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Column: Long jail terms don’t work in tackling crime – no matter what ‘common sense’ says

Our prisons are bursting, and yet we continue to lock more people up. To keep communities safe we need a serious rethink, writes Liam Herrick.

Liam Herrick

THE RECENT DECISION to abandon Thornton Hall will, hopefully, turn out to be a watershed moment in Irish penal policy. The abandonment of the hugely expensive ‘white elephant’ plan to massively increase the size of our prison system has finally shifted attention to the quality of that system, and whether it is working as it should in terms of making society safer.

More importantly, the end of grandiose building projects that are now unaffordable (arguably they never were affordable in the first place) means that we can finally concentrate on the most cost-effective ways to tackle crime – something that has not been at the centre of justice thinking in this country for some time.

Over the past twenty years (possibly even longer) there has been a destructive drift towards ‘common sense’ and posturing policies on crime, and away from cold evidence of what actually works in making communities safer. The growth of our prison system – which has doubled in size in the last 14 years – is just one symptom of this problem, but more widely the tone of justice policy discussion started to deteriorate from the moment John O’Donoghue, then Minister for Justice, started to talk about “zero tolerance” in the mid-1990s.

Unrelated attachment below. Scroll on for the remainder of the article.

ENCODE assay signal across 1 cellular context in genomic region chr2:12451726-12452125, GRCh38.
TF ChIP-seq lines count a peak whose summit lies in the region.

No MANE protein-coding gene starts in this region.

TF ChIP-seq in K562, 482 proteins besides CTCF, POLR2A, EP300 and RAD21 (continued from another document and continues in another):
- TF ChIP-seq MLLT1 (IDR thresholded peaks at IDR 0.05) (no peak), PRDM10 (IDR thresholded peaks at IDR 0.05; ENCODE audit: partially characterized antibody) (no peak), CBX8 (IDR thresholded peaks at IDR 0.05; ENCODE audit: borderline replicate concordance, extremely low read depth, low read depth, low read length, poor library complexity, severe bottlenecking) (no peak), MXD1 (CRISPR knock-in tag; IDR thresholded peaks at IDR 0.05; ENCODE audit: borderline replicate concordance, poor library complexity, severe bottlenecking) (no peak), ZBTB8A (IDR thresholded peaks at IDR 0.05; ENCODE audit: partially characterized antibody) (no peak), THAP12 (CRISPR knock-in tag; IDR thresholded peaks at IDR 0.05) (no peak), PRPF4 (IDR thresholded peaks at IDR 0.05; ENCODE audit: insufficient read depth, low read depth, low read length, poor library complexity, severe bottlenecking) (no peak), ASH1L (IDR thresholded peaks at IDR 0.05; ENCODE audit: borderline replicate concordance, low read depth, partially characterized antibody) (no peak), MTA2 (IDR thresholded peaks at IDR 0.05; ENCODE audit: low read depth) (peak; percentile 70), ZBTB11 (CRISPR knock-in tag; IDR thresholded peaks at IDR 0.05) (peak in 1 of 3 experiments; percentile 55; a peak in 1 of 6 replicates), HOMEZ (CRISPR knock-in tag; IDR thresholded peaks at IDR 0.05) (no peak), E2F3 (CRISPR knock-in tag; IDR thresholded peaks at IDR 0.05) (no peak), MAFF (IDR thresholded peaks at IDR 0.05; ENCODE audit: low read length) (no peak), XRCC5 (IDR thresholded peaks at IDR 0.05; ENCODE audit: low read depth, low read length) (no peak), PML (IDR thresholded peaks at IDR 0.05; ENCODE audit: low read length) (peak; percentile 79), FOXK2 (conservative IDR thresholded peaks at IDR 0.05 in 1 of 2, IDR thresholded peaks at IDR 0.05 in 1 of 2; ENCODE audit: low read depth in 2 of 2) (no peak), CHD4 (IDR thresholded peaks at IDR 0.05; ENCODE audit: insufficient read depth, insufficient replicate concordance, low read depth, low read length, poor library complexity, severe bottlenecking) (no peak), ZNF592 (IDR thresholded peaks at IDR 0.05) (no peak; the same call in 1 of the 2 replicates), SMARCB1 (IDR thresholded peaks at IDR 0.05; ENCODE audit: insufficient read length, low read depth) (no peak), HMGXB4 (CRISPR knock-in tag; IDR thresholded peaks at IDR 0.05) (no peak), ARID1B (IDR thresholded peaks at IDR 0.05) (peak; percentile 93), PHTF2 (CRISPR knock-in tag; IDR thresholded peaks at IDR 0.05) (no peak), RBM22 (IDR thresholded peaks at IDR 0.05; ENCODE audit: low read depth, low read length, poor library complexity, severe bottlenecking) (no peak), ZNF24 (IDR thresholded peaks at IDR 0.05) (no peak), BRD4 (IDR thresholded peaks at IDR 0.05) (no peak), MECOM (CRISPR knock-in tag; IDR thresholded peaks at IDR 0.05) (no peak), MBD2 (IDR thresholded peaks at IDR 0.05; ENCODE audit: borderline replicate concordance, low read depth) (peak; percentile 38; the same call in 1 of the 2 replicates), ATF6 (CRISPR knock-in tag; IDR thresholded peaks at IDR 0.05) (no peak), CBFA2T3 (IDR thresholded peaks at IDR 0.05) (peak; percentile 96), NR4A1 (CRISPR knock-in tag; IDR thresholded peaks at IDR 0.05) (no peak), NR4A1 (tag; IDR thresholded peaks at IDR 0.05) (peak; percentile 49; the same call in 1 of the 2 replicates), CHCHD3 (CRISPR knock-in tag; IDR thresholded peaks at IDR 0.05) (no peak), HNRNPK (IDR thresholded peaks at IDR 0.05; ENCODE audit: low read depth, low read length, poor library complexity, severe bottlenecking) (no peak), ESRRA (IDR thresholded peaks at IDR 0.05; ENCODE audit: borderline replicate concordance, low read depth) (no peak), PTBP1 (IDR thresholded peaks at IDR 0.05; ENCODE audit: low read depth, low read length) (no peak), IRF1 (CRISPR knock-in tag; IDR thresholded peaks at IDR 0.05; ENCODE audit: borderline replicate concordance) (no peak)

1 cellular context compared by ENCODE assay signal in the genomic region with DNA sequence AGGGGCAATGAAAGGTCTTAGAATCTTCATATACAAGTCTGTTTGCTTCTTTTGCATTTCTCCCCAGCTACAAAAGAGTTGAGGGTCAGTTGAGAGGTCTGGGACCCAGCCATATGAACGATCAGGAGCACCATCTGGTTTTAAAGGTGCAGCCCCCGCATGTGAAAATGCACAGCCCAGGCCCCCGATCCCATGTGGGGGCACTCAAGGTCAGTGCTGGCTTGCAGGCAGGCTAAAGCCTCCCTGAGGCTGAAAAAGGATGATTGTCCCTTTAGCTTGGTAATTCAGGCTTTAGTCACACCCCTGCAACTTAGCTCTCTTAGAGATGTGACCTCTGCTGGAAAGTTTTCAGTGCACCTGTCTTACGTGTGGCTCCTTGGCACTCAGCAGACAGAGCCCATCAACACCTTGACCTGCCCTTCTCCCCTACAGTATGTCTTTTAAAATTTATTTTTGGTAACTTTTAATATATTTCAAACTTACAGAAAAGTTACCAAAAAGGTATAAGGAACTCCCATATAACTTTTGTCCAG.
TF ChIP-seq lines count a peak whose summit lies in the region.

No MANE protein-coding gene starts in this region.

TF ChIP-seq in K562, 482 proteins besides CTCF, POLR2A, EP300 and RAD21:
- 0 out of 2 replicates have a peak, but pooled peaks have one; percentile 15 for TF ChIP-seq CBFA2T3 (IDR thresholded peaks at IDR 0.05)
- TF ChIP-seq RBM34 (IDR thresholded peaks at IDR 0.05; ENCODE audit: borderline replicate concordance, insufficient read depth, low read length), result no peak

From that point, being seen to be tough on crime became more important than actually focusing on what was likely to work in reducing crime. In a time of prosperity, with an apparent surplus of public funds with which to play populist politics, successive Governments ploughed ahead with prison expansion – and with putting in place the laws and policies to fill those prisons.

‘The political message was clear’

The political message was clear – getting tough on crime means locking up more prisoners – but it is interesting to chart the factors that caused our prison population to double between 1997 and 2010. For example, it is striking that crime rates overall haven’t changed significantly, either up or down, over the past five years, but imprisonment has gone up by 11-13% every year. The main explanation behind this increase is that people convicted of the same crimes are spending longer in prison. This is down to changes in law, the creation of new offences and the introduction of mandatory minimum sentences for existing crimes.

‘Common sense’ tells us this should make us all safer, but the evidence doesn’t support this. Take drug crime, the area in which the change in sentencing has been most pronounced. Does anyone seriously believe that imprisoning low-level players in the drug trade for 5-10 years is an effective strategy for reducing the volume of the overall drug market? Is there any evidence from anywhere in the world that this has worked? We only have to look at the United States to see the absolute social and economic disaster that a sentencing-led response to drugs has produced.

What has happened in Ireland since 1999, when mandatory sentencing for drugs was introduced, is not that we have detained more high-level drug dealers, or even that we have detained high-level drug dealers for longer – what has happened is that we have been imprisoning large numbers of low-level figures in the drugs trade (the “mules or users” in the words of Minister Shatter) on disproportionately long sentences because our law treats anyone found in possession of a certain amount of controlled substances the same, regardless of their position in the pyramid.

‘Locking up more prisoners is a highly expensive response’